Standing at the labyrinth arch, I always hesitate. I know I’m about to do something holy, something hard and holy, something expansive. The small wooden arched frame strains to hold up the heavy grasping honeysuckle vine. It has taken years for the vine to conquest the lattice sides, once covered by paint, now faded and worn. But, the weary looking frame has done its job by guiding the wild native vine to make an opening, a way in, a way into the holy.
Taking a few deep cleansing breaths, I reach up to brush the small metallic wind chime hanging down from the top of the arch and let its gentle chime announce my entrance. I’m always surprised how easy the second step is and wonder why the first step was so challenging. All I really have to do is put one foot in front of the other, stay between the limestone rock circular lines, and choose one burden at a time to fall off and out of me onto the path as I pass.
The winding circuitous path is just narrow enough from side to side to keep me focused on staying within its boundaries. Yet, the frontward distance seems ever lengthening, ever expanding inviting me, almost pulling me forward. Behind me, the path also lays long and limitless with only my burdens marking the distance.
The longer I walk, the lighter I walk. Lips and feet now in sync, my forward movement becomes a prayer. The center can’t be too far now. My heart tightens and releases as I struggle to lift the last few secret hidden burdens and drop them along the labyrinth like a trail of dense, dead rocks, the last few the heaviest of all.
The center is the holiest part of the labyrinth. In the center of the center a sacred tree stands with roots penetrating deep and wide into the earth reaching places dark and mysterious while the tree’s trunk, branches, and leaves stretch upward and outward reaching limitlessly toward the sky. I touch the trunk and close my eyes. Deep brown red flows before my closed eyes. I am grounded.
Sitting on one of the tree stumps, I settle down to see what is left of me, now that I’m temporarily empty of all those heavy burdens, which are strewn like bread crumbs along the labyrinth’s circular path. I sink into the center under that sacred tree, empty and open. Time becomes inconsequential; the air feels heavy and sweet. The Spirit moves and fills. Something within me shifts, sometimes a flutter of insight dances by, sometimes a warm peace stirs. A healing infusion of presence soaks in. I’m full and ready.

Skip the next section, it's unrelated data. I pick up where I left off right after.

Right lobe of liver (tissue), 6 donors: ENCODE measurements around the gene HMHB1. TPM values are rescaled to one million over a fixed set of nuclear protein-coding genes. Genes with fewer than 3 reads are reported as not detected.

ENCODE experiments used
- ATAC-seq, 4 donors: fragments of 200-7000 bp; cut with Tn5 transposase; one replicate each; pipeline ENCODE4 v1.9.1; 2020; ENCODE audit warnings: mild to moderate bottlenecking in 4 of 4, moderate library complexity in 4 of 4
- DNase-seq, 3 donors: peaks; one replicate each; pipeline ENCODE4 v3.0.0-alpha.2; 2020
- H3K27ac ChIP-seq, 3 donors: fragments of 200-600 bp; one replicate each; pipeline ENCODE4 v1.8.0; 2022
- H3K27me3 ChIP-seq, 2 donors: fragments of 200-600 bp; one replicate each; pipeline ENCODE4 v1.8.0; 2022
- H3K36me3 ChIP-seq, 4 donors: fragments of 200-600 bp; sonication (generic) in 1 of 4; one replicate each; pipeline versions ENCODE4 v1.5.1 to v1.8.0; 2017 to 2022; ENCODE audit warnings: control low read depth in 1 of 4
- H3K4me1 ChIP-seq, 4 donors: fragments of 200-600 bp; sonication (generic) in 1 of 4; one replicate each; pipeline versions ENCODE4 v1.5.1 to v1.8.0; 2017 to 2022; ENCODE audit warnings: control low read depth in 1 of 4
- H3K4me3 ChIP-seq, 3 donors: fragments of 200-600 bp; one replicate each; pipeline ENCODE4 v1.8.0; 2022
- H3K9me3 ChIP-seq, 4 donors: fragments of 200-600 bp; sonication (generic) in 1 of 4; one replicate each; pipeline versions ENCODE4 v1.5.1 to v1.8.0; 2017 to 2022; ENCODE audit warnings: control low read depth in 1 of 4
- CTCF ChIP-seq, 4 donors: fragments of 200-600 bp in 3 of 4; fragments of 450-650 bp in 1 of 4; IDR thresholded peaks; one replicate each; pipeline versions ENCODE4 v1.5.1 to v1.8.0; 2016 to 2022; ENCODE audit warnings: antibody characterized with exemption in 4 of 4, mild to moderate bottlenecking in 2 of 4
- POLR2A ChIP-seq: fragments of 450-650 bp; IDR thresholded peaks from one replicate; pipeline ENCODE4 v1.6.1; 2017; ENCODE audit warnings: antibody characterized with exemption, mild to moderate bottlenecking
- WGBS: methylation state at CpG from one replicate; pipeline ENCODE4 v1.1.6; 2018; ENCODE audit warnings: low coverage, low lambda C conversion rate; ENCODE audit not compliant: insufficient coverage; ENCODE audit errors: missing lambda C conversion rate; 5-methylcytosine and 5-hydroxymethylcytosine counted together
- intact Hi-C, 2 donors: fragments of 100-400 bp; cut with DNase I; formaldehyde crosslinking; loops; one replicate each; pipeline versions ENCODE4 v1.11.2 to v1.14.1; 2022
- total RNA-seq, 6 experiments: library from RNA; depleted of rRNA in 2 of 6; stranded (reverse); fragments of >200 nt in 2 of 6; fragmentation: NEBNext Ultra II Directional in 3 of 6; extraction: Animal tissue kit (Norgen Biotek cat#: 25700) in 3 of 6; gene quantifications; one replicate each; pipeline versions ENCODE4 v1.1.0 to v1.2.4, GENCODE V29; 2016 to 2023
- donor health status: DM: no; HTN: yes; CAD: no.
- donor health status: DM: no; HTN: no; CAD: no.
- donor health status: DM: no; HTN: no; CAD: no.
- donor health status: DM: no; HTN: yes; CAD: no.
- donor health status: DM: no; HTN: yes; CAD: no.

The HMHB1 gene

I don’t even have to think about putting one step in front of the other. Now, I’m leading with my heart, not my feet. I approach that last heavy burden I dropped now sitting on the path where I unloaded it. I invite it along for the walk. Then, I move toward the next burden. When I dropped it, all I felt was its denseness, its dead weight. But as I walked by and invited it and eventually all the others along, they became the beautiful image of my mother or my friend, a work puzzle, an opportunity, a creative challenge, a new point of view.
I giggle. No one else is around as I lightly follow the limestone layers, first this way and then that, so I sing. Out loud, I sing what I see on a rock, how I’ve got peace like a river flowing down those long narrow paths. Love like a river, joy like a river flowing round and round in my soul.
Approaching the wooden arch, I touch the chime to announce my exit of the labyrinth and my entrance back into the world. I know I’m about to do something holy, something hard and holy, something expansive.
Rev. Tina Newberry